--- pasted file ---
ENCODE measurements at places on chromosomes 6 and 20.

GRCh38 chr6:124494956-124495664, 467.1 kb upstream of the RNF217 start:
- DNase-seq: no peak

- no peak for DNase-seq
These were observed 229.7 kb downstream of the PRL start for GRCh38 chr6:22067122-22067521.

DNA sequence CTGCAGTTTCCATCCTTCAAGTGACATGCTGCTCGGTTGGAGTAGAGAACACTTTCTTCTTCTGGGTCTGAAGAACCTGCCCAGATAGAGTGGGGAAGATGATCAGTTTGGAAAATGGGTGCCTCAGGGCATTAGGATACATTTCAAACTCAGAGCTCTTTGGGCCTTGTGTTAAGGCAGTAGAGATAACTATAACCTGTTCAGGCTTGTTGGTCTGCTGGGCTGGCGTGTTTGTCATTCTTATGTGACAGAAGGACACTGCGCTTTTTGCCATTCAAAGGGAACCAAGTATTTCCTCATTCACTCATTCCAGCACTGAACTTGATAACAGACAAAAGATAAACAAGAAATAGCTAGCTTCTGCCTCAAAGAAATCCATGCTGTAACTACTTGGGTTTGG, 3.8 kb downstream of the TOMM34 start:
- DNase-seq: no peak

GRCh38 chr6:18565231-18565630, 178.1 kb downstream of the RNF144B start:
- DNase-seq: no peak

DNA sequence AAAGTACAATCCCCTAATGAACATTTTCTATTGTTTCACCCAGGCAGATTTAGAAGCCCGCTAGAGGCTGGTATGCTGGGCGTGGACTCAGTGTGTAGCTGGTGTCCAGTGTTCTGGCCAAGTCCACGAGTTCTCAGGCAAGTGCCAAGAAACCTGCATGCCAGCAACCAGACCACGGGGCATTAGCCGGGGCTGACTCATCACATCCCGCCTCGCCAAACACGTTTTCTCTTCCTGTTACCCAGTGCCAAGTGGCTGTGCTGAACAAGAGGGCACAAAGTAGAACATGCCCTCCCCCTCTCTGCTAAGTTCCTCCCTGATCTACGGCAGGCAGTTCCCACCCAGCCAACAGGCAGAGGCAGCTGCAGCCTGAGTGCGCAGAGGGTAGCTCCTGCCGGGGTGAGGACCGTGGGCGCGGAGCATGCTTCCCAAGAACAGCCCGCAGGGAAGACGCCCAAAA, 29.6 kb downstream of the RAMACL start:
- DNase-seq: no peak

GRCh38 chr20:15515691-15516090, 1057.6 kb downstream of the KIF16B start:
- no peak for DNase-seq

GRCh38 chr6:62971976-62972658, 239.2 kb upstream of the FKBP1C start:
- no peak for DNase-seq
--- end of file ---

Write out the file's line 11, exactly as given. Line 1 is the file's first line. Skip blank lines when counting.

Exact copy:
- DNase-seq: no peak